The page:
'The Circle' Trailer Highlights Kool-Aid Mentality in Silicon Valley

Upcoming movie examines culture at large technology companies on the West Coast.

koolaid

Dan spoke to former employees of some of the biggest technology companies in Silicon Valley about their inner workings.

“The Circle” hits theaters on April 28 as Hollywood takes yet another crack at exploring Silicon Valley. It’s an exercise that has led to great successes (HBO’s “Silicon Valley”) as well as failures (“The Internship”).

Tinseltown’s obsession with Silicon Valley is something I’ve written about before, but the trailer for the upcoming film “The Circle,” starring Tom Hanks and Emma Watson, stood out to me. Portraying these large, innovative technology firms as almost having cult-like followings, while covered in past shows and films, is being taken to the extreme in this latest offering.

That’s why I decided to reach out to my sources who have previously worked at some of the largest technology firms. I ended up speaking to two people on background about their experiences working at some of the world’s most innovative companies, and how accurate Hollywood’s portrayals really are.

Thinking Outside the Box

One source, who spent over a decade at Microsoft before starting his own tech firm on the West Coast, says Hollywood is correct in the way it depicts employees of big companies quickly falling in line and adjusting to a firm’s culture.

“You start to drink the Kool-Aid, whether you believe it or not. I saw a lot of groupthink. … I don’t necessarily think it’s a bad thing. I think when you’re working and dedicating the best years of your life on a project that you truly think is going to change the world, you’re excited about it, and you’re passionate about it. But you do live in a bubble,” he says. “You end up with these little bits of insular thinking, and it wasn’t until I left Microsoft that I started to see both some of the things I took for granted as well as some of the things I thought the company was a little myopic around.”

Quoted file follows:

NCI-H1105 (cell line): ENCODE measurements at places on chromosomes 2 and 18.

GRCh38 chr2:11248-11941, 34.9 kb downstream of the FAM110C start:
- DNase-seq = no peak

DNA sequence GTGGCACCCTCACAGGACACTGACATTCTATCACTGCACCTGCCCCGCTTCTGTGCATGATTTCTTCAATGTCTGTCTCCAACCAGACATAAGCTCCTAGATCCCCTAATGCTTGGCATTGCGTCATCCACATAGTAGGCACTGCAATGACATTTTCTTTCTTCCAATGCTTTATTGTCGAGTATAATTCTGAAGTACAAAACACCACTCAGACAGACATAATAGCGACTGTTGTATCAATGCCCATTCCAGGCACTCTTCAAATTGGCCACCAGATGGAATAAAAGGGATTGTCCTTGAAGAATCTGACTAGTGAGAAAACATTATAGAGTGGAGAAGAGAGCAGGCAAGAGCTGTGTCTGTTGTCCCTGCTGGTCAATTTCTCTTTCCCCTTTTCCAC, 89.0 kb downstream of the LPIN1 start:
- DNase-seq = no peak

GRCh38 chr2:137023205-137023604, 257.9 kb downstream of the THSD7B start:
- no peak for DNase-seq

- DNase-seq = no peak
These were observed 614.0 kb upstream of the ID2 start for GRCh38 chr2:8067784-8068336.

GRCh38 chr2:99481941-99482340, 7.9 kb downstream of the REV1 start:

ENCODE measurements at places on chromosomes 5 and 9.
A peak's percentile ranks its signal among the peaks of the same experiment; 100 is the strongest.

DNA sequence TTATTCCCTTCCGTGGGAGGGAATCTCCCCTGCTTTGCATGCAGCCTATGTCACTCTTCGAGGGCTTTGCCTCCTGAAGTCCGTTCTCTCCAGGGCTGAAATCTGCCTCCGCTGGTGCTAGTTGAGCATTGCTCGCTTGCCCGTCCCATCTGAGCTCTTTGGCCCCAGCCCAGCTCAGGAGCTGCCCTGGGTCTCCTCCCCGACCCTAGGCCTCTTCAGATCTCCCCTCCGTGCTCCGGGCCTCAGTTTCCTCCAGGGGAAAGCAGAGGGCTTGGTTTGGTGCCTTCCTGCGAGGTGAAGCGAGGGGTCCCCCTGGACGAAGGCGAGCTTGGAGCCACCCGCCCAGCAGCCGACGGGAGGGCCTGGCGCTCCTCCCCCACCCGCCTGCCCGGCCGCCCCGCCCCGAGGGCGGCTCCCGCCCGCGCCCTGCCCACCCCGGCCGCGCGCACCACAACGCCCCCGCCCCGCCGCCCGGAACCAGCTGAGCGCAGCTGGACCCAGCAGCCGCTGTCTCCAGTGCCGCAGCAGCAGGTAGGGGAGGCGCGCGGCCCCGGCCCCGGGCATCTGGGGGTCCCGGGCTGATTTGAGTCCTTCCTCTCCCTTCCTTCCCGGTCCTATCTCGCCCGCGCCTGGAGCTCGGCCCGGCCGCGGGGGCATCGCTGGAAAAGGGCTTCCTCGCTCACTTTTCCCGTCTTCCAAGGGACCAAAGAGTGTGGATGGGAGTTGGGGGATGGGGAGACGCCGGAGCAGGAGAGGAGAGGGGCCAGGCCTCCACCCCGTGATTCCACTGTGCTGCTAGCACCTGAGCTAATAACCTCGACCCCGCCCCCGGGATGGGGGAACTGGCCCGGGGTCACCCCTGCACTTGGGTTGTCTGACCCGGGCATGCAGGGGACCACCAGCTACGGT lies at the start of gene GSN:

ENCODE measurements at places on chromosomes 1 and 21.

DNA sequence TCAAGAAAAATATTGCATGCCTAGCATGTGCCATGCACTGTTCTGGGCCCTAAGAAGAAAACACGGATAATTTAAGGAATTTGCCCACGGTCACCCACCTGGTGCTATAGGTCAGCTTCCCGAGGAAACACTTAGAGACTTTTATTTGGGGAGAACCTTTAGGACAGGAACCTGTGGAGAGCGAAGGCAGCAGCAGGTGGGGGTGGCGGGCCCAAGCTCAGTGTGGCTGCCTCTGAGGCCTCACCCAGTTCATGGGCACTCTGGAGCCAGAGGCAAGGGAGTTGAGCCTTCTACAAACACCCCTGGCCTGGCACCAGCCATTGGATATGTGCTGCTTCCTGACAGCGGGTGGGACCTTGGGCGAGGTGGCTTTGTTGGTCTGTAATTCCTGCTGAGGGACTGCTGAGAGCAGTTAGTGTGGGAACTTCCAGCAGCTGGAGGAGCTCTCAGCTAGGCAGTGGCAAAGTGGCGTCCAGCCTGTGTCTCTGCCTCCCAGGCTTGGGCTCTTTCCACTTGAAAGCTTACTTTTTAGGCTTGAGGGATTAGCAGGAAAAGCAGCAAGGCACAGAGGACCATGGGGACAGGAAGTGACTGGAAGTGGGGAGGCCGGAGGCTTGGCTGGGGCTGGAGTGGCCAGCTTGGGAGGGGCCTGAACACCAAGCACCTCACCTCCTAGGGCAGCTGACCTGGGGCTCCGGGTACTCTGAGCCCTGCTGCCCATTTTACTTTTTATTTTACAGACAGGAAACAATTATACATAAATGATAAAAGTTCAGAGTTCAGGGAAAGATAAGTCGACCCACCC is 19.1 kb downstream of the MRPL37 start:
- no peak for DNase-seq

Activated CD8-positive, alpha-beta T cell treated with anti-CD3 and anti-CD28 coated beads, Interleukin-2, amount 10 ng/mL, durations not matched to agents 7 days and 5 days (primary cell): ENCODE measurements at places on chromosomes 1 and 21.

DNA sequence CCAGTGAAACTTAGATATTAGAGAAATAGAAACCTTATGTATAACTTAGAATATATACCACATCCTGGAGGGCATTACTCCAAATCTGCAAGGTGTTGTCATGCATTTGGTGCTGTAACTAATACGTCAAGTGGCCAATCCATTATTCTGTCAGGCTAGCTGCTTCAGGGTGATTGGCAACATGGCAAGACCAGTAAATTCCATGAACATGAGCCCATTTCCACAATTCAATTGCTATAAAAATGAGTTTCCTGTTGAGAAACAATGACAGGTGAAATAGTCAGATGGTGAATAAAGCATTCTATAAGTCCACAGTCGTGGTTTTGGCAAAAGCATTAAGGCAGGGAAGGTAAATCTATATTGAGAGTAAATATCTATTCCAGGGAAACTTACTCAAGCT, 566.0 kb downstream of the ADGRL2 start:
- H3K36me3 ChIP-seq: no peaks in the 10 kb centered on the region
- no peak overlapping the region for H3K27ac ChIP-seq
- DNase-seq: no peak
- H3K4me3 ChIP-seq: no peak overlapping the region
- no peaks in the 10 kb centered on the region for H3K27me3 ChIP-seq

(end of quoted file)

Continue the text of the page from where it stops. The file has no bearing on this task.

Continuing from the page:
Another source, who spent time at Cisco, Microsoft and Google, agrees, saying many employees are quick to toe the company line and praise any word that comes out of their CEO’s mouth as sacred.

Sexy

But these are some of the brightest minds of their generation. It’s not exactly easy to get a job at Google or Facebook. You’re likely considered to be in the upper echelon of whatever field you’re in. How is it so easy to quickly manipulate seemingly intelligent, independent people?

The source says it comes down to a culture in Silicon Valley that is about the obsession of working for what she calls a “sexy” company.

“It’s easy for them to drink the Kool-Aid. It’s like social media. If their friend liked something, everybody likes it. If they see a YouTube video that has a million views, even if it’s not something they care to watch, they are still going to watch it because a million people have seen it and now they want to see it. Millennials have a tendency to be very socialistic in my eyes. ‘Oh, well my friends think it’s cool, so I think it’s cool,” she says. “It doesn’t take much to sell them because if their friends think it’s cool, they all just kind of follow that cue.”

That’s not to say everyone is willing to step up and drink the Kool-Aid right away. Some employees, often those with a bit more experience, are a bit slower to join the line. The source says it’s not a matter of not wanting to join in, it’s more about questioning the process. Instead of simply buying in to something at face value, these people are more likely to ask follow-up questions.

“We’re not contradicting you because we want to contradict you. It’s because we actually want to hear how you come to that conclusion, and then how we will contribute to that,” she says.

Often times, these outsiders are asked take part in the CEO’s focus groups, and can be valuable assets to the company, the source says. But that’s not to say they can’t eventually fall out of favor.

“That comes with a price, because if we test the water too much our name can be put on a list, and they’ll let us go,” she says. “They call us troublemakers.”

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